Dec 13, 2018

RhoDeo 1849 Roots

Hello, .

Today's artists is a Cuban musician, composer and bandleader. He played the tres, as well as the tumbadora, and he specialized in son, rumba and other Afro-Cuban music styles. In the 1940s and 1950s he established the conjunto format and contributed to the development the son montuno, the basic template of modern-day salsa. He claimed to be the true creator of the mambo and was an important as well as a prolific composer who wrote nearly two hundred songs.......N'Joy

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 Arsenio Rodríguez, one of the most important figures in the history of Cuban music, was a prolific composer (he penned close to 200 songs), tresero, percussionist, and bandleader whose innovations changed the face of Latin dance music and paved the way for what would eventually become known as salsa. He is considered the father of the conjunto, an instrumental format that was revolutionary for its time because it introduced the conga drum, which had previously been considered taboo because of its African origin. His compositions, many of which became standards of the Cuban and New York salsa repertoires, frequently emphasized Afro-Cuban, particularly Congolese, elements in their subject matter.

A descendent of Congolese slaves, Rodríguez was born on August 31, 1911, in Guira de Macurije in Cuba's western province, Mantanzas. At age seven Rodríguez was blinded by a horse's kick; he would later become know as "El Ciego Maravilloso" (The Marvelous Blind One). As a child, he began playing a variety of instruments, including Afro-Cuban drums and percussion, bass, and tres, a Cuban six-string guitar that would become his primary instrument. Some important early influences on tres included Nene Malfugas, Isaac Oviedo, and Eliseo Silviera. He began composing in his teens and in the early '30s formed El Sexteto Boston. In 1937 he joined trumpeter José Interain's Septeto Bellamar. 1937 also saw the first recordings of Rodríguez's compositions; Miguelito Valdés sang "Bruca Manigua," "Ven Acá Tomas," and "Fuñfuñando" with Orquesta Casino de la Playa.

During this period, the standard format for playing son was the septeto, consisting of trumpet, guitar, tres, bongos, bass, maracas, and claves, with two or more bandmembers singing. The general trend in the 1930s had been for the son to stray somewhat from its African roots, adopting a more subdued sound. This would all change around 1940 when Rodríguez added conga drum, piano, and a second (and later third) trumpet to the typical son ensemble, giving birth to the conjunto. The conjunto format revolutionized the son with the added drive provided by the conga's deep tone and the trumpet section's power. Around this time, Rodríguez introduced the son montuno, a son with a montuno section featuring improvised vocals (soneos) by the lead singer (sonero) over a repeated chorus; trumpet, tres, and piano solos also occurred frequently. Rodríguez is also credited, along with bandleaders Antonio Arcaño and Pérez Prado, with developing the mambo rhythm during this period. Another key innovation was the band's adaptation of the guaguancó to the dance band/conjunto format. The guaguancó is an Afro-Cuban style traditionally performed by voices and percussion; Rodríguez mixed some of its melodic and formal elements with those of the son. These further "Afro-Cubanizations" of the son are among Rodríguez's most important and lasting contributions. The conjunto format, son montuno, and mambo are three essential elements of what would later be called salsa.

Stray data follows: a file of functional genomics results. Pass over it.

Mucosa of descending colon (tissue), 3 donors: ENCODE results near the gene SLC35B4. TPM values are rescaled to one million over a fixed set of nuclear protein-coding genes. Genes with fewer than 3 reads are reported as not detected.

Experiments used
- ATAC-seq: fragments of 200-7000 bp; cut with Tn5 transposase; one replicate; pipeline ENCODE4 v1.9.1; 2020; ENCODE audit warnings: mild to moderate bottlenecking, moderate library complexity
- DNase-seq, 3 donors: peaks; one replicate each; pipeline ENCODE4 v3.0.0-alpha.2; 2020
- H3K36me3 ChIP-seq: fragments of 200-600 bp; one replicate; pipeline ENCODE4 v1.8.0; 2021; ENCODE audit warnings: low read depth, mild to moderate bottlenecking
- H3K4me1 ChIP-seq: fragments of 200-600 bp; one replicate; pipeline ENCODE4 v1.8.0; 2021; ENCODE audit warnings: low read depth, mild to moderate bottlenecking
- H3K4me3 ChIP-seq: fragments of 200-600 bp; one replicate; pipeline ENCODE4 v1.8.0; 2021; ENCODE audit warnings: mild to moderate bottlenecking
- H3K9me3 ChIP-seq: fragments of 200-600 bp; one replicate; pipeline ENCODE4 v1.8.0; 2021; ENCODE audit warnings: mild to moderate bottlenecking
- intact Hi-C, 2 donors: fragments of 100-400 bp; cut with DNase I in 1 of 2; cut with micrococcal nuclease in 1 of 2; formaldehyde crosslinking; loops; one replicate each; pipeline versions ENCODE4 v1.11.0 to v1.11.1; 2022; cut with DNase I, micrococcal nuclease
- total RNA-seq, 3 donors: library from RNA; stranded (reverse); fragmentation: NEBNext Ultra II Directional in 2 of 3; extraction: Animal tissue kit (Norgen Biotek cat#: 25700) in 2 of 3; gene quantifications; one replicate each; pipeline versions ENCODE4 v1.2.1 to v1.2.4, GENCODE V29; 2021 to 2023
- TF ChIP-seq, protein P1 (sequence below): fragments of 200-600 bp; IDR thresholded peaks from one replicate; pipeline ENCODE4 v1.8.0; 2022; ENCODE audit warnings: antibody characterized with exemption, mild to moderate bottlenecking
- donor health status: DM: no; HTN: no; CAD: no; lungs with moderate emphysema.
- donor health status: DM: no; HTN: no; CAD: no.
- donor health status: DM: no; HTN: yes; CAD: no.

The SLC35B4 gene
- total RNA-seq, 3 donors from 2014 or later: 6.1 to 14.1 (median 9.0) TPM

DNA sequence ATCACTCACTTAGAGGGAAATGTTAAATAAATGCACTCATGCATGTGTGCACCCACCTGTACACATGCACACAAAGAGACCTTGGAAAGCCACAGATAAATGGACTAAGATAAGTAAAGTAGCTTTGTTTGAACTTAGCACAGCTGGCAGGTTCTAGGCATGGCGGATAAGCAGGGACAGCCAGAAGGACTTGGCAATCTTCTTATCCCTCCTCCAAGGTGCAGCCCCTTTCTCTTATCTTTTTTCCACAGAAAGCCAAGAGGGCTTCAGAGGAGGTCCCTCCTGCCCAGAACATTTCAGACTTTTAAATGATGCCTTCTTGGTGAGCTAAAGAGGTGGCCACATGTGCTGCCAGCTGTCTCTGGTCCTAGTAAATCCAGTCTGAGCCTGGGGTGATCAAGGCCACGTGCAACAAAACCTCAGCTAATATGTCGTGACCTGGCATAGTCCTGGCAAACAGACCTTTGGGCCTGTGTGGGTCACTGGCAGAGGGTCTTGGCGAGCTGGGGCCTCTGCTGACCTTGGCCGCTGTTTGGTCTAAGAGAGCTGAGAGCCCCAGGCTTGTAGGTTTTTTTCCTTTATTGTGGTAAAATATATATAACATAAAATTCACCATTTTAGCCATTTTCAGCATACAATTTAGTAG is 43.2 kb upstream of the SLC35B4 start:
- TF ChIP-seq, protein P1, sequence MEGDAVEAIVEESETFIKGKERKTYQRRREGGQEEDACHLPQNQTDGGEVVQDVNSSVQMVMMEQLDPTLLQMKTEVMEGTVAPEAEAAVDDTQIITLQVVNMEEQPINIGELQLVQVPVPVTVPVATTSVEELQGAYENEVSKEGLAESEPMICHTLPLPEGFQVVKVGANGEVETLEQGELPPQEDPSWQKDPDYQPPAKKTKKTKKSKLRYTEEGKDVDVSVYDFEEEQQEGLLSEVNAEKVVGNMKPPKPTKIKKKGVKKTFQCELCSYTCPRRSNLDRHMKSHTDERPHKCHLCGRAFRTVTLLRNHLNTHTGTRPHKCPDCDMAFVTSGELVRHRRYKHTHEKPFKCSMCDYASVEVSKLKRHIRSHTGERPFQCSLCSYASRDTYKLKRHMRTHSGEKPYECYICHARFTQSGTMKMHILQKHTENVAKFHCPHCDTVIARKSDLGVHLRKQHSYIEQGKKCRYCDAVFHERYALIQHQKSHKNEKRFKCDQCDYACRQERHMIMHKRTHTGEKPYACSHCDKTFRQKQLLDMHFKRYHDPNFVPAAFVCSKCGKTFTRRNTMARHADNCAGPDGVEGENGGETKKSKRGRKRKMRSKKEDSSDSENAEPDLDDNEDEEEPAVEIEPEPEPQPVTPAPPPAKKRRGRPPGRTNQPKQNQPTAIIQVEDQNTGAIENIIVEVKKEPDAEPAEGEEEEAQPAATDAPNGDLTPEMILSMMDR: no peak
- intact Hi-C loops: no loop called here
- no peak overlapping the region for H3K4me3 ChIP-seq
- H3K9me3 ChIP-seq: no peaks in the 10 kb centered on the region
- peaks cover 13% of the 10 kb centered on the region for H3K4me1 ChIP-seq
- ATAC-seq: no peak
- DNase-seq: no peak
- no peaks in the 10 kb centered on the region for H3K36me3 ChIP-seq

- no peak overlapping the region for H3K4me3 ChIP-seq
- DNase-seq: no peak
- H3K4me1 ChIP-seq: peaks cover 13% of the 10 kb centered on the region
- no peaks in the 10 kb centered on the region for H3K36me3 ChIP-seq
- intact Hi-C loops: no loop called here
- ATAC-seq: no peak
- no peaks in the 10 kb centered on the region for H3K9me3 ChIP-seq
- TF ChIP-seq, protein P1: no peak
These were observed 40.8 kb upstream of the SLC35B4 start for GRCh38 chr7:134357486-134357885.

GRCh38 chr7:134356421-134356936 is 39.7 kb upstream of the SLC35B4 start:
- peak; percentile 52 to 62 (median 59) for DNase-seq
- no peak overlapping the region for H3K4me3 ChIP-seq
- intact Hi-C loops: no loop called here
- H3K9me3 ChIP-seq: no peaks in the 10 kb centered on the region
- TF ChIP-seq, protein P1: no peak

The 1940s were a classic period in Rodríguez's career and the history of the son. Many of his most famous compositions were recorded, including "A Belen Le Toca Ahora," "La Yuca de Catalina," "Juventud Amaliana," and perhaps his most famous work, the bolero "La Vida es un Sueño," which was written after an unsuccessful attempt to restore his sight in 1947. Among his bandmembers during the '40s were several key figures in the development of the son, namely vocalists Miguelito Cuní, Marcelino Guerra, and René Scull, trumpeters Felix Chappotin and Chocolate Armenteros, and pianist Lilí Martínez. This period is represented on several reissue CDs: Montuneando con Arsenio Rodríguez y Su Conjunto (Tumbao), Legendary Sessions: Chano Pozo and Arsenio Rodríguez (Tumbao), Dundunbanza (Tumbao), A Todos los Barrios (RCA), and Oye Como Dice (Cubanacan).